”Be polite and just eat it”, I thought to myself as I was handed a piece of jameed, a rock hard cheese made from strained yoghurt. I was lying on a mattress in a Bedouin tent in southern Jordan, and Suleiman, a local farmer, was crouching over a fire and brewing some sweet tea in a delightfully old-fashioned iron kettle. I was trying to appear at home. Ahmed, a local guide from the nearby Feynan Ecolodge had prompted me to lie down, explaining that the Bedouin would think I wasn’t relaxed if I sat up. It was also important to curl my legs back so as not to show my feet to the hosts. However, I wasn’t quite sure what the correct etiquette was for baby goats. I was in the middle of teaching Suleiman’s grinning children the numbers in English from 1 to 10, but an adorable doe-eyed kid goat, annoyed at my intrusion, was busily head-butting my right shoulder, while another was happily chewing on my shoelaces. Noticing my discomfort, the children grabbed the goats by the front legs and hoisted them up for a cuddle.
‘What do you think of the jameed?’ Ahmed asked. I hadn’t actually tried it as its appearance – it looked like yellow-stained pieces of chalk – was distinctly unappetising. Plucking up some courage, I took a small bite and an explosion of parmesan strength and intensity burst over my taste buds. ‘Wow that’s strong stuff !’, I replied.
‘It goes really well with tea’, Ahmed said, with a tone of encouragement. Right on cue, Suleiman poured me a glass and handed it over with a smile of expectation. I had the odd feeling that I was undergoing an initiation ceremony and that the jameed was a test of my Bedouin credentials. Politely, I took another bite followed swiftly by a swig of tea. Ahmed was right; the intense saltiness of the cheese perfectly complimented the sweet tea and I was soon happily nibbling away at this unexpected gourmet treat. Ahmed and Suleiman looked relieved and we settled down to enjoy the cool late afternoon breeze wafting down from the starkly beautiful mountains. Feynan Ecolodge is set in the heart of the Dana Biosphere Reserve, one of six nature reserves run by the Jordanian Royal Society for the Conservation of Nature. Established in 1966 by King Hussein, the RSCN was one of the pioneering Green movements in the Middle East and in its early years was heavily involved in rescuing animal species such as the Arabian Oryx that had been hunted to near extinction. In 1975, Jordan’s first wildlife reserve was created as a safe breeding haven for these endangered species. By the time the Dana Biosphere Reserve opened in 1989, the RSCN had become increasingly interested in involving local communities in conservation projects. With the rise of nature tourism in the 1990s and ecotourism in the 2000s this provided a golden opportunity for income-generating schemes in impoverished parts of the country.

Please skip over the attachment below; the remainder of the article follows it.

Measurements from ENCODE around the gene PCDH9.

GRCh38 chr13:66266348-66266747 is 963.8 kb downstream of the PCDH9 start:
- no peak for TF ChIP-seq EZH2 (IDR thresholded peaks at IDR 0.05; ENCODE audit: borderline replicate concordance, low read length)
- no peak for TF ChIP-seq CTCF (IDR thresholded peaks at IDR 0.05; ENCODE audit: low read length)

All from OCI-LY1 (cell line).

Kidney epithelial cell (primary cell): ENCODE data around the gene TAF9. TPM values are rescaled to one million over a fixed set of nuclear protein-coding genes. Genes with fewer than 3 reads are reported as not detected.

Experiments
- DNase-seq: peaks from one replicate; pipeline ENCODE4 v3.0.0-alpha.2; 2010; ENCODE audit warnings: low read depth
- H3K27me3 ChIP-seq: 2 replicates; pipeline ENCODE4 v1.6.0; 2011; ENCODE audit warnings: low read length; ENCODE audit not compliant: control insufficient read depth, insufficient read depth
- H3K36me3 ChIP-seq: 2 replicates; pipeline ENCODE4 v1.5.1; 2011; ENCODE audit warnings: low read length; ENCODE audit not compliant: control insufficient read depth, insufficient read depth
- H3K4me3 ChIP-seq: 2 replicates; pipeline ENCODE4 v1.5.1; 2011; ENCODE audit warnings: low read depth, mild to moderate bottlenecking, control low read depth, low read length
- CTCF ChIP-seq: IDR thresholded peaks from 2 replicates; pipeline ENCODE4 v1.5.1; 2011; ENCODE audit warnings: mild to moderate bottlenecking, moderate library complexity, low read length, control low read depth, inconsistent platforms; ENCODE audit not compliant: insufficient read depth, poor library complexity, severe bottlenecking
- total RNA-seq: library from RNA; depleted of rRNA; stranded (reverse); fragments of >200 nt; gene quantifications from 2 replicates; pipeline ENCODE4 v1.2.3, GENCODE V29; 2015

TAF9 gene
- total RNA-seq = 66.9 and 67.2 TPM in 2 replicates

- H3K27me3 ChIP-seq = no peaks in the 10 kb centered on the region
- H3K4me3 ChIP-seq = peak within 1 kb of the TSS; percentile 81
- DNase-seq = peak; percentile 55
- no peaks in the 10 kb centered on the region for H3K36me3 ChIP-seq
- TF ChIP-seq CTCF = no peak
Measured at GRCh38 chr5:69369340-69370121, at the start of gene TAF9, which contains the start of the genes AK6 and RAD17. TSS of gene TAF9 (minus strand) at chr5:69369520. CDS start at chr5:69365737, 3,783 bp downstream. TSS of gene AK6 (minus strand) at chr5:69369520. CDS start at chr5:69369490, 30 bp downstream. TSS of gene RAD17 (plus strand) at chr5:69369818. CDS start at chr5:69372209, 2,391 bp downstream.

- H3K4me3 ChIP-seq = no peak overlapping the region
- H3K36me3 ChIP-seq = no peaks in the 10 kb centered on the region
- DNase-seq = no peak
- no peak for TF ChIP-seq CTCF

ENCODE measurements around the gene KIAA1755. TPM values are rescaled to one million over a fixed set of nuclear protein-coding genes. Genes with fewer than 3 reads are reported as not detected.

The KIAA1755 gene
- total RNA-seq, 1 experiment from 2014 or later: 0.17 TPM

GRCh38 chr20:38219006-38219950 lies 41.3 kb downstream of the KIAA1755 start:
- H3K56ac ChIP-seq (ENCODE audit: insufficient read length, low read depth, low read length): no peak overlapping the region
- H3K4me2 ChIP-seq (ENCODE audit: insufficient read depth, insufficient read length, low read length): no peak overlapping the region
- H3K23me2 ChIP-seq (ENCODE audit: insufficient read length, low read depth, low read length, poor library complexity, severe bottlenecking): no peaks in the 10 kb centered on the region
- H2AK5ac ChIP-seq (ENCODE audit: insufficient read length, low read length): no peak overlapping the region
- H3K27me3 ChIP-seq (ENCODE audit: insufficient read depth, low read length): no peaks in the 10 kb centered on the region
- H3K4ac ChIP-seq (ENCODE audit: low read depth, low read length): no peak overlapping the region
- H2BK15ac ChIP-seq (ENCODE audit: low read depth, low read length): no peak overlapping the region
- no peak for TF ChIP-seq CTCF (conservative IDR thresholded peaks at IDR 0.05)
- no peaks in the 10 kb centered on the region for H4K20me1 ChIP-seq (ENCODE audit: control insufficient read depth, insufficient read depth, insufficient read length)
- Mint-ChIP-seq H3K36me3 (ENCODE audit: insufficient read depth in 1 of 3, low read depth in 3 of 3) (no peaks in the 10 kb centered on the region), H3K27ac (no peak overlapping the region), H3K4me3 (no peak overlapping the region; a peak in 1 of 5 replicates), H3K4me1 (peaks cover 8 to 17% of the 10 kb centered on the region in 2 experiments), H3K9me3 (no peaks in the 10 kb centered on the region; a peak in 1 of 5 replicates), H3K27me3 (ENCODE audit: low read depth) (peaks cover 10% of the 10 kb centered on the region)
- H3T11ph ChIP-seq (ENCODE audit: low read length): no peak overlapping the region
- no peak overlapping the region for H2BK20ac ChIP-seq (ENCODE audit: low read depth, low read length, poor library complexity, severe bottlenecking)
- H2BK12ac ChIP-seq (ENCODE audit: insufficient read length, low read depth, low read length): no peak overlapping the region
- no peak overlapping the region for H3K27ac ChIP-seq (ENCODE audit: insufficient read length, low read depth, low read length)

As I sat sipping tea in Suleiman’s family camp I witnessed a good example of how local families benefit from the RSCN tourism projects. Suleiman’s wife had been busy kneading dough on a circular metal tray. She shyly invited me to watch how the traditional Bedouin unleavened bread shrak was made. Taking a small round of dough, she neatly patted it into a circle and then began deftly throwing it from hand to hand to thin it out before expertly slinging it onto a sajj, a domed bread griddle. In just twenty seconds one side was cooked, and after flipping it over the whole cooking process was done in little more than a minute. Needless to say my attempt was far more laborious and my sausage shaped shrak came off the griddle resembling a deep pan pizza base rather than a wafer thin pitta. Suleyman’s family cooked all the bread for Feynan and one of his sons dutifully trotted off down a dusty track to deliver the hot bread to the restaurant (my pizza base having been discreetly removed from the batch).